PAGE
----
CAPOS Cerebellar ataxia

Updating the updated update!

Hello my readers!

I am updating, again, my older blogs to make them readable, enjoyable, fathomable! This blog was originally posted July 16, 2015, and updated some two years later. I am now updating it for a third time on November 23, 2020. The second update was, to put it bluntly, atrocious! It looked like I obviously copied a whole bunch of stuff, putting them here and there without consideration whatsoever! It is no wonder nobody liked or even commented on my blog, heck… did anyone even read it?!

A Craig’s Notes version of ataxia: Picture this: you are standing up, not leaning on anything, yet, suddenly, you start to sway, or maybe you fall over entirely. Maybe you catch yourself falling, and grab on to the counter, the table, the person next to you. That is ataxia… you are also jerky in walking, stumbling. If you lean over to pick up the $20 bill someone carelessly dropped, your forward motion might keep you going in that direction, and you’d fall over… to me, these things also happen when sitting!

To refresh your memory; I have a rare syndrome that is called CAPOS; Which has five distinctive parts: Cerebellar ataxia, Areflexia, Pes cavus, Optic atrophy and Sensorineural hearing loss.

That is quite a lot; a full deck, an overflowing cup of coffee, a challenge that is challenging me, and everyone I love, everyday.

My goal with all my blogs is to educate you, and thus educate myself, about CAPOS and life around CAPOS. Okay, so, what is Cerebellar ataxia? Let’s break the phrase up first:

The Cerebellar, AKA Cerebellum, Gray Matter, is a small part of the brain that does a great deal of things! Chief among those myriad of activities is its ability to plan, execute and change movement of the body, the limbs and the eyes. The cerebellar has its “fingers” in a few other mental “pies;” including motor learning, motor control, attention, language and emotional responses.

As you can see, I hope you do, the cerebellum is basically focuses on movements, motor control and motor learning.

Now, turning to the ataxia part of Cerebellar ataxia; what is ataxia?

Wait, just a tiny question first: Is there just one type of ataxia? Hell no! As there are different fish in the sea, there are many different kinds.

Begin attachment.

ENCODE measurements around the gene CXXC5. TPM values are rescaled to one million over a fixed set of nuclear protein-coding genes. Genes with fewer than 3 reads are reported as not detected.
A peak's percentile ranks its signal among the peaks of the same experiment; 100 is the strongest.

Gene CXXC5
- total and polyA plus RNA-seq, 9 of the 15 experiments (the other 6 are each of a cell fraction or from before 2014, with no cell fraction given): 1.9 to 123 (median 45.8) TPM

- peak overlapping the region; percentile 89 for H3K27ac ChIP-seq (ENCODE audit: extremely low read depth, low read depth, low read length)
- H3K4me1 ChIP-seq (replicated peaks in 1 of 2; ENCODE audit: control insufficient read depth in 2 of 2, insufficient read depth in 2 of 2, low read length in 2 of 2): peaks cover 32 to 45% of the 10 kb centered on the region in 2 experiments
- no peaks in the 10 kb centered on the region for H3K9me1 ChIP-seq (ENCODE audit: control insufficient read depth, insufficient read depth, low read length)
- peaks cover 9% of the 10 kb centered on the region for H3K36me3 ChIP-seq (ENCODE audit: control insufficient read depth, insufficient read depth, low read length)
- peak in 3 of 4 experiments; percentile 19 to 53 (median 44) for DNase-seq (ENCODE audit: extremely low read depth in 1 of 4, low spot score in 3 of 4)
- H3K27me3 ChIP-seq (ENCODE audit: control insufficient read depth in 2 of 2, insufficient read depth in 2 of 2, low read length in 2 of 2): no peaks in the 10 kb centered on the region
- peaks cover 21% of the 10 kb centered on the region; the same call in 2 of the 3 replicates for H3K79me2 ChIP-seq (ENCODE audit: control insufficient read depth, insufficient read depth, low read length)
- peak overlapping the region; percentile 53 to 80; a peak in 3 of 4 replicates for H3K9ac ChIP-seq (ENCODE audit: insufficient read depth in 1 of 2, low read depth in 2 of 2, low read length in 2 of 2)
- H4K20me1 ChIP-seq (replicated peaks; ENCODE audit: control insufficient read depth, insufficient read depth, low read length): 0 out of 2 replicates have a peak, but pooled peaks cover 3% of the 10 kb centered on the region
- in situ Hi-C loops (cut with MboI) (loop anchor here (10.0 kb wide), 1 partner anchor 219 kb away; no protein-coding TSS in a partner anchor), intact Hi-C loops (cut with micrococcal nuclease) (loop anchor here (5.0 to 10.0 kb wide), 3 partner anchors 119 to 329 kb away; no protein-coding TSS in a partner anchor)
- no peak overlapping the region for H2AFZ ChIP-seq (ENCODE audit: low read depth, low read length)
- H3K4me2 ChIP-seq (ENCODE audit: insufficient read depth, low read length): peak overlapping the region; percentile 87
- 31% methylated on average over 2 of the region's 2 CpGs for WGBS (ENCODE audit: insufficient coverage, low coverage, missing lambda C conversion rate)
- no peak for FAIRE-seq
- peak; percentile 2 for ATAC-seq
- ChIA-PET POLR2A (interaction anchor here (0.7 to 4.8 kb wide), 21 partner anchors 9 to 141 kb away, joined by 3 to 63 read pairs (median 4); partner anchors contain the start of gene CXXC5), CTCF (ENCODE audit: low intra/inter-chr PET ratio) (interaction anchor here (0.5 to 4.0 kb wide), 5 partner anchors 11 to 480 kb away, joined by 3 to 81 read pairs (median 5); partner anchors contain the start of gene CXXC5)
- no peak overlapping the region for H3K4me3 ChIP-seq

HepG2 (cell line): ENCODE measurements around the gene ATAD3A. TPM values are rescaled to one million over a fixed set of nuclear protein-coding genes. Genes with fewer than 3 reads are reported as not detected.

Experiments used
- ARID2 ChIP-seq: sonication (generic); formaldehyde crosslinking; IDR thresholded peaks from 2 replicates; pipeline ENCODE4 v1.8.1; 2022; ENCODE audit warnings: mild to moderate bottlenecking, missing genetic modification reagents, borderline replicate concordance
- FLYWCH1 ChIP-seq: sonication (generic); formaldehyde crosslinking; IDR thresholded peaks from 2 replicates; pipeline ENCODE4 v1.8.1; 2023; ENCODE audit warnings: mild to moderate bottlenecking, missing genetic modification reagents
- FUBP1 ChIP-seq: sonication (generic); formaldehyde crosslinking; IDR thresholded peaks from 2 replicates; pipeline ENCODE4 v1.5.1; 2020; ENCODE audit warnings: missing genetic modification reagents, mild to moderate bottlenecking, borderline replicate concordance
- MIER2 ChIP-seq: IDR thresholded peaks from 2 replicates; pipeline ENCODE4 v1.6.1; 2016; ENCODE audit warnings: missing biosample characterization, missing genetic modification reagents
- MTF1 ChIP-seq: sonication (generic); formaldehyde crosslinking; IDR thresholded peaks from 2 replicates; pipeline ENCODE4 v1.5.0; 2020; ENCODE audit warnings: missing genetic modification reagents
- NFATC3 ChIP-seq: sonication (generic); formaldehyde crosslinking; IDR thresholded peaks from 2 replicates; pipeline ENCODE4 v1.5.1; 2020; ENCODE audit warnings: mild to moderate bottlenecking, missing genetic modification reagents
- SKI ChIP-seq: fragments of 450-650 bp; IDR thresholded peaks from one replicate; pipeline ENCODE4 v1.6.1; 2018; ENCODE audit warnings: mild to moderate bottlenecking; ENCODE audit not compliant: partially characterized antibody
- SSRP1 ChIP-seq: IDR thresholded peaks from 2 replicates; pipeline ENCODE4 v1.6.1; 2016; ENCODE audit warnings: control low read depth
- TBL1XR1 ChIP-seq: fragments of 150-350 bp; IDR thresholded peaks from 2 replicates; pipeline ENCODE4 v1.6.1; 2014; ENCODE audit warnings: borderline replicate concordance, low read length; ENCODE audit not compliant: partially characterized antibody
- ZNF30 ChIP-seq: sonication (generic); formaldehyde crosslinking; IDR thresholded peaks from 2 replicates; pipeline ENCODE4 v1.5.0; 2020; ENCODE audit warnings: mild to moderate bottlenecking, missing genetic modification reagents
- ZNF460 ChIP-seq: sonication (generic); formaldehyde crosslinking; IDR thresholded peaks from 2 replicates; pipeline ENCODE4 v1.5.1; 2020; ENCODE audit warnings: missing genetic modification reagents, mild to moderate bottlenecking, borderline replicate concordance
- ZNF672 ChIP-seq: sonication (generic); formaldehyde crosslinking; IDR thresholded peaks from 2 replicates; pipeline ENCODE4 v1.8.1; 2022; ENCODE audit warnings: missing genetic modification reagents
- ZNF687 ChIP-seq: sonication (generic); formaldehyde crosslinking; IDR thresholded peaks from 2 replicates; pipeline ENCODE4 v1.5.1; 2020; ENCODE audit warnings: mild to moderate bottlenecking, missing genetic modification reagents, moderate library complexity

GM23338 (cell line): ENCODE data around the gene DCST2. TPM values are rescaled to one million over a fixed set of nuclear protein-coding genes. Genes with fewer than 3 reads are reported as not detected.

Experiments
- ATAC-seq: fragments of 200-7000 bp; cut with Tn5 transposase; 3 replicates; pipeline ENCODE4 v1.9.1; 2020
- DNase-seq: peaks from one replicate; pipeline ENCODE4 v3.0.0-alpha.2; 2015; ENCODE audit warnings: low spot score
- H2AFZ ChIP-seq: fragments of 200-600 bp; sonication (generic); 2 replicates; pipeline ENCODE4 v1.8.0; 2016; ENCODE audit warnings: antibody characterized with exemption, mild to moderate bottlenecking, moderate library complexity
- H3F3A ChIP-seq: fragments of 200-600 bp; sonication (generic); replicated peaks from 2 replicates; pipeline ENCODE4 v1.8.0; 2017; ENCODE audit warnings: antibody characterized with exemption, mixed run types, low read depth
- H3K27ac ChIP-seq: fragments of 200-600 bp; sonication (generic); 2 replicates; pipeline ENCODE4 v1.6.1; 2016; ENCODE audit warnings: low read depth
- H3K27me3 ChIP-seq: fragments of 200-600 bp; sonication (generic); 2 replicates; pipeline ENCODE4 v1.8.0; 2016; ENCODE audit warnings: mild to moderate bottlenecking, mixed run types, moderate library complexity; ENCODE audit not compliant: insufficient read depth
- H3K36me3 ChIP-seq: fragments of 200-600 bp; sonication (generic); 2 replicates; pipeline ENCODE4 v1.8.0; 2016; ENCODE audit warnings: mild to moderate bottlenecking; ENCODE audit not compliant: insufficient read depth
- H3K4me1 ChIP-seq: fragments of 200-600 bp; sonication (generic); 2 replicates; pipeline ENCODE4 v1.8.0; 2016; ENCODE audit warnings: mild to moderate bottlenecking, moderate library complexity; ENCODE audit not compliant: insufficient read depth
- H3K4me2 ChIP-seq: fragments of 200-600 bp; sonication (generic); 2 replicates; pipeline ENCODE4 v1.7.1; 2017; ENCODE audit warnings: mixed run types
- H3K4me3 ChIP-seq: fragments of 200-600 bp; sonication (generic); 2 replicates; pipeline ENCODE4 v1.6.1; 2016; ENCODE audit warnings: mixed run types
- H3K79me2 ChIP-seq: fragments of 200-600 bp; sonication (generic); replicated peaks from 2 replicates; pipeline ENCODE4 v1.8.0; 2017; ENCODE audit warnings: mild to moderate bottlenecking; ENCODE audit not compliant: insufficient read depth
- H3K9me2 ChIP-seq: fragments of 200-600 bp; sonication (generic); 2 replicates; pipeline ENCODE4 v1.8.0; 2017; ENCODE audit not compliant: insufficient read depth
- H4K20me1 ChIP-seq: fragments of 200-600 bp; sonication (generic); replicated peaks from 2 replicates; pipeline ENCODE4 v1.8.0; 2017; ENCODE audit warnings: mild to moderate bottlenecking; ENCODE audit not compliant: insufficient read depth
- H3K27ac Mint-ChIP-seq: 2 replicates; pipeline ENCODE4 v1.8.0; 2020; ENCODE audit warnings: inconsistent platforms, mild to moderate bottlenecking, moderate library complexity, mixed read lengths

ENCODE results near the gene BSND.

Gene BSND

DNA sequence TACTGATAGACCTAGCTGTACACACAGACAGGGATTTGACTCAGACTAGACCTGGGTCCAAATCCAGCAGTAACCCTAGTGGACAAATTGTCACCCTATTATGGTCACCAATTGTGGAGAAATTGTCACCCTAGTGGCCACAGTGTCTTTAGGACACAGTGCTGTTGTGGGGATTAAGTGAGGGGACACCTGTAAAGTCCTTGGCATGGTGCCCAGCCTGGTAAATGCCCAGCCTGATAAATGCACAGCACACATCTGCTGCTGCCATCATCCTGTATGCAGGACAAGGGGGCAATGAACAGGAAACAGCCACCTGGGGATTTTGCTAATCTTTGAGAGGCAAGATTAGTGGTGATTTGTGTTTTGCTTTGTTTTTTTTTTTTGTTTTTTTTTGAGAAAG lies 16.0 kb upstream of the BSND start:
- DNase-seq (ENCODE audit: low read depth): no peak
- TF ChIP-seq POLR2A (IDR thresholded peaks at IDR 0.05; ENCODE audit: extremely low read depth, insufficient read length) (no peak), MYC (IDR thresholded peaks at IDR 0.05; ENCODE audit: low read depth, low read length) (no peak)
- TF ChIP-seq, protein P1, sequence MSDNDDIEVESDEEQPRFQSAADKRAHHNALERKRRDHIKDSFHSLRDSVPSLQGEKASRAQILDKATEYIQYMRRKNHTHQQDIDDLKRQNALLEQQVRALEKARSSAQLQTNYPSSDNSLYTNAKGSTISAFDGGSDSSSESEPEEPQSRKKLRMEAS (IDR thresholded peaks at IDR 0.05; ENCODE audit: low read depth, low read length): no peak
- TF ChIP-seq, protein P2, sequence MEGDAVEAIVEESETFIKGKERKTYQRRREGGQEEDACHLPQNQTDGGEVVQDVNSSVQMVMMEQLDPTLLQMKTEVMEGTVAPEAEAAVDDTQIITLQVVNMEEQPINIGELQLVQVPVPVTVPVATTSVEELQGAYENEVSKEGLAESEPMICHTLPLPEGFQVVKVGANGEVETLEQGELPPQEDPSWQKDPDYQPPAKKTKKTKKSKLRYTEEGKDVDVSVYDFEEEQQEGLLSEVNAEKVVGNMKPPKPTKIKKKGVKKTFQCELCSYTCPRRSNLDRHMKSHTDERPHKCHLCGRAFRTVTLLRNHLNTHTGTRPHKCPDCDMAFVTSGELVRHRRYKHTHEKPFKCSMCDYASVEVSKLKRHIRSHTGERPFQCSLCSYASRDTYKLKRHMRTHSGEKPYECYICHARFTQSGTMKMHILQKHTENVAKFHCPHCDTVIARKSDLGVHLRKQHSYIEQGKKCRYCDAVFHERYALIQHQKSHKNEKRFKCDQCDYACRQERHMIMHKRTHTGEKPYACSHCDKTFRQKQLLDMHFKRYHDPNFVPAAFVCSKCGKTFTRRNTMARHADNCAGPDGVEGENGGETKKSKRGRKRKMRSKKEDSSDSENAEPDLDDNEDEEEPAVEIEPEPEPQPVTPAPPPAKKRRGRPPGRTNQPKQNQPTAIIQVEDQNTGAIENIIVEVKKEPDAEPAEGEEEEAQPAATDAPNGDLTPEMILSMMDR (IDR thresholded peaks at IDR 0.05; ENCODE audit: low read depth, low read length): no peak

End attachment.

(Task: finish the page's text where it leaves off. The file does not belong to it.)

Okay, Ataxia has quite a few issues:

  • Poor coordination
  • Unsteady walk and a tendency to stumble, falling over just for the sake of gravity, posture issues
  • Difficulty with fine motor tasks, such as eating, writing or buttoning a shirt
  • Change in speech, slurred speech, imprecise pronunciation
  • Involuntary back-and-forth eye movements (nystagmus)
  • Trouble eating and swallowing
  • Tremors
  • Heart problems

To give this copied list a human connection I’ll elaborate for you:

I have difficulty standing and standing up. It is common for me to “plop back down” whenever I stand up for a long period.

Jerky movements, I can twitch and fumble like the best of them!

Balance coordination, I can and do fall over when standing, sitting, bending over.

I walk drunkenly, oh yes I do! I’ve been approached by a few law enforcement officers over the years. Check out out The Police file for a real life confrontation!

I can trip over a grain of bread on the top step of my porch! Oh that is painful! I quickly get up, and look around furtively, hoping no one saw that!

I must hold on to the railing while going up or down stair, my survival is dependent on it!

I’ve also fallen out of chairs, out of busses, out of cars, out of bars, I even fell out of a moving car, right into a bar… to the raucous applause and catcalls of “Norm!”

My handwriting is becoming messier, I can’t read my own writing!

My speech, whenever I try to talk, is becoming much more slurred inflection is up and down. On a good day, I can sound like Fred Rogers, Axl Rose or Kermit the Frog, depending on my mood. Other days, I sound more like a mumbling mumbler trying to jumble together words to grumble a humble conversation with the wife.  If you didn’t get that, neither did I, nor the wife!

Vision problems arise: I have blurry vision, problems reading from word to word or following moving objects. I studied this in university, Psychology of Attention, and I am damned if I can remember it is called.

Increased fatigue is another issue that I’ve recently become acutely aware of! I can become fatigued just from standing and walking too much! Or what happened last week, I want top drawer when my intervenor arrived to make about six or seven phone calls, after a long discussion with one Doctor’s office, my mental fatigue kicked in, saying, that is enough! With any type of fatigue, I need to “concentrate on” the specific task at hand, which tires me out!

I think that is enough for now! I need some movement, even if I fall down! Enough sitting!

But, I will ask you: do you think Ataxia is a Disability? Why or why not? Using examples. Your answer should be 300 words long, doubled spaced, due on November 20, 2020. There is no need to use your wand. Begin.

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The big five parts of capos

Cerebellar ataxia


Pes cavus

Optic atrophy

Sensorineural hearing loss


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